Another school year is about to begin in Fayette County and, if history is the judge, it will end with achievement gaps remaining about the same between white and black students as they are now.
Once again we will hem and haw about the reasons, try to dodge blame, and repeat the same mistakes next school year.
We blame teachers, parents, students, the educational system, society and racism, not necessarily in that order. And while we are pointing fingers, the gap continues to grow.
Black students have fallen behind their peers by as much as two grade levels. About a third of them drop out of school, and the rate is even higher for black males. The problem has gotten so great, it ought to have its own awareness ribbon.
In recent graduation rates released in Kentucky, Hispanics enjoyed a nine percent increase in the number of graduates. Apparently we have overcome language barriers to educate children, but not social and racial ones.
I don't have any children in the Fayette County Public Schools, but I am tired of the merry-go-round. And although there are loud laments and promises all around to do better, little has changed.
Are teachers and school administrators to blame? Yes. Are parents and students falling down on the job? Yes. Is the community failing to understand that what happens to the least of us affects us all? Yes.
Now that the blame has been spread around, we all need to pick up a piece of that mess and own it. Black kids are not inherently slow or dumb. If that were true, the Black Males Working Academy at First Baptist Bracktown wouldn't be having such great success. Nor would the school board have allowed the new Carter G. Woodson Academy at Crawford Middle School to springboard from that program. Something else is going on.
Poverty can definitely put a damper on success, but with the right encouragement from adults, poor kids can do quite well, thank you. (I was one of those.)
If poverty is not the real obstacle and there is no lack of inherent intelligence, then maybe it is environment. Maybe if someone helped students navigate out of that situation into a safer, more welcoming one, success might be more predictable.
Enter community help.
In July, President Barack Obama signed an executive order creating the White House Initiative on Educational Excellence for African-Americans. The overall goal of the initiative is to find — through federal agencies and community partners — techniques that are working to reduce the achievement gap.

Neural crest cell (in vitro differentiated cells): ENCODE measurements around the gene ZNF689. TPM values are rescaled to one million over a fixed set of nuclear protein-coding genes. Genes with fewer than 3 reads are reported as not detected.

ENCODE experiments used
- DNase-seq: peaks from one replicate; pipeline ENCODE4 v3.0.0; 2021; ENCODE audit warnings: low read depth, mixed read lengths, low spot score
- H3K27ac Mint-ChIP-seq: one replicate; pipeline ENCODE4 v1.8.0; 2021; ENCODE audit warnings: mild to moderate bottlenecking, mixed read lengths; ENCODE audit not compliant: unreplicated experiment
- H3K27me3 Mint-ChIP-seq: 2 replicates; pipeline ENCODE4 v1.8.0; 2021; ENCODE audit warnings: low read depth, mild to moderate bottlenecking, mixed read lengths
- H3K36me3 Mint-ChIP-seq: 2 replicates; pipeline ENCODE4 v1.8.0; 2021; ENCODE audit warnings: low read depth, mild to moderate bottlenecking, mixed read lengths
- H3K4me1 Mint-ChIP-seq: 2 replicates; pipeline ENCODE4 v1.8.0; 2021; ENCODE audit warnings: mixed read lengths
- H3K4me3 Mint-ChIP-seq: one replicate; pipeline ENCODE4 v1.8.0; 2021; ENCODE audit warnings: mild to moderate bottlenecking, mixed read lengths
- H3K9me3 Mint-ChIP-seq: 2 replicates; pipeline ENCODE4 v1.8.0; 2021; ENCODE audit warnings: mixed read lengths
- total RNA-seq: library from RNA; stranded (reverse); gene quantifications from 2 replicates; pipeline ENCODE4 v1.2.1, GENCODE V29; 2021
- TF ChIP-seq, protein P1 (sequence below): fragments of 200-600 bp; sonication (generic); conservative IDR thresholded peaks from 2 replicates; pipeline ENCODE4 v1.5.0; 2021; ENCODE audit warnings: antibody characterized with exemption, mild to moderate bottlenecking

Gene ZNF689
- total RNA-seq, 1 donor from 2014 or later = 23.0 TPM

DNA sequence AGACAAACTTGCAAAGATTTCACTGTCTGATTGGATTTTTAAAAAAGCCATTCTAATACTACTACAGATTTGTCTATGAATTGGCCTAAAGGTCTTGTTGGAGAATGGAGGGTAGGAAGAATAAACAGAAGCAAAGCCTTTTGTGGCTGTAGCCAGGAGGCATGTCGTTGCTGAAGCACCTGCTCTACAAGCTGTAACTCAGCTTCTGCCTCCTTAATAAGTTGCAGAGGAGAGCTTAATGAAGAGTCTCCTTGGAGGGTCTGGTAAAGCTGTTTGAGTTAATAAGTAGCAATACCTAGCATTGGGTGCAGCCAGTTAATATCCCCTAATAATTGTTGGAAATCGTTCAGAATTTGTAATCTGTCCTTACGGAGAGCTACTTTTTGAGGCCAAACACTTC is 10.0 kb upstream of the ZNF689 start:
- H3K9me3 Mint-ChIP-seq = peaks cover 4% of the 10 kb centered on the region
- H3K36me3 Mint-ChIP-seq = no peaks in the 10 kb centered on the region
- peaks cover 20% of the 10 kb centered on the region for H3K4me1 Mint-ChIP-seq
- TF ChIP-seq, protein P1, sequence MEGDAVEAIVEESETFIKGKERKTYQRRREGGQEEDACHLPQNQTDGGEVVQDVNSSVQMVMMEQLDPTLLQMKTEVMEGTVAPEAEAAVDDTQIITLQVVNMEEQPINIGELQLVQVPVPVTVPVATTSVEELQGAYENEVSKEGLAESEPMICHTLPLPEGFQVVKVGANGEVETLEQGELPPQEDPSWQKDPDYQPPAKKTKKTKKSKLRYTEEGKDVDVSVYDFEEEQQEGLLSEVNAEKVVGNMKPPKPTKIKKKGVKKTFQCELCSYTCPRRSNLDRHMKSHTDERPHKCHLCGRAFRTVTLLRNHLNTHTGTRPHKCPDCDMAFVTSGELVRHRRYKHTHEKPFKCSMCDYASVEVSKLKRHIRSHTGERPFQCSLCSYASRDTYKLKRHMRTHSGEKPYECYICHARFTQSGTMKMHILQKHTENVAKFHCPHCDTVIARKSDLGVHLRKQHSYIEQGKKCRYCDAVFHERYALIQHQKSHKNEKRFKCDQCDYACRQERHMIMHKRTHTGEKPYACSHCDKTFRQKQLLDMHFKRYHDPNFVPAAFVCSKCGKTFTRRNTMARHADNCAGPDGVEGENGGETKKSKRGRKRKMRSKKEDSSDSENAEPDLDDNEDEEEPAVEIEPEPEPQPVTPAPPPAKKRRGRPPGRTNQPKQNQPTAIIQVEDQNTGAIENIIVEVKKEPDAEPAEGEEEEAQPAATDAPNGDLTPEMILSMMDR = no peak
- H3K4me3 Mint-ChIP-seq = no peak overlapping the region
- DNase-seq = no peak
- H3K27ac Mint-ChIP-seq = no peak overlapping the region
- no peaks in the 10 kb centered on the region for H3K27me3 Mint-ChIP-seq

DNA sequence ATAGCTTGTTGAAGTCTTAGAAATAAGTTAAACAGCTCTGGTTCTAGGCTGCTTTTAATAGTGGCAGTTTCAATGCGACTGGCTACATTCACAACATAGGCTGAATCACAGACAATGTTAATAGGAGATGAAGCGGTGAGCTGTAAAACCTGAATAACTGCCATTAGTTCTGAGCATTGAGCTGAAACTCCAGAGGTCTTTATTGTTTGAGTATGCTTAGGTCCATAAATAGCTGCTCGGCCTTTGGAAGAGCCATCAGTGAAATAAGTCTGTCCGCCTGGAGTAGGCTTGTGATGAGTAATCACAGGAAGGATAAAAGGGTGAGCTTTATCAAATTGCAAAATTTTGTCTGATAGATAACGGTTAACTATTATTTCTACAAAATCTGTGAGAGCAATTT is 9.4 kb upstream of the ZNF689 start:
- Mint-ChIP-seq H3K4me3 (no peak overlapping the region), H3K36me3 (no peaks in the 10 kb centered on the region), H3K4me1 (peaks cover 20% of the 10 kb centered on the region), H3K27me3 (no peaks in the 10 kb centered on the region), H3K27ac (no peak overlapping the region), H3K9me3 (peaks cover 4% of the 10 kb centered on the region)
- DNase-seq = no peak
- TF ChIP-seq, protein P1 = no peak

It's the first time I can recall that the federal government has noticed the elephant in the room.
Obama is creating an office within the U.S. Department of Education to find ways to provide black students with early learning programs and greater access to advanced classes and support services; to develop lauded African-American teachers and principals; to reduce dropout rates and increase college access; and increase access to adult education, literacy, and technical programs.
If even half of those goals are met, many of the environmental obstacles that black students face will be eliminated.
That leaves teachers, families and students.
"It has to be an intentional focus, not just developing plans or throwing words on the wall," Fayette County Schools Superintendent Tom Shelton said in a statement. "We are responsible for making it happen. If we don't believe every child can be successful, then they're not going to be successful. It's not up to the kids, it's up to us. If they're not getting it, we need to change what we're doing."
Part of that change will come in building relationships with students and families, he said.
"It is our responsibility to make an intentional effort to know our students and families, welcome them into our schools and work collaboratively with them to find the path to success."
That's sounds good, but it will only work if everyone buys in.
To get parents on board, pushing for higher achievement in academics as fervently as they cheer for excellence in sports, I offer the story of Aubrey Drake Graham, better known as Canadian rap superstar Drake.
Drake is spending this summer getting his GED, about nine years after he walked out of a history class and never returned. Getting that certificate is something his mother, a teacher, wanted him to do.
How much are we parents pushing our children to understand the importance of an education?
But we adults can only do so much. The rest is up to the students.
You students must have the love of learning, a curiosity and the will to be your best.
There will be a host of negative influences vying for your attention, including peer pressure. You will have to look past that and past teachers who may not like you to create your own vision of who you are. Everything in your line of sight will change over time.
For example, lyrics in Drake's current single, Crew Love, say, "I guess we'll never know what Harvard gets us / But seeing my family have it all / Took the place of that desire for diplomas on the wall."
That's not quite true anymore, is it?
And finally, there is my role in this mess. If I see you in the grocery store, at a game or at church, don't be surprised if I ask about Newton's laws of motion, or the Pythagorean theorem, or who wrote about a character named Puck.
I'm going to do my part to bring about change.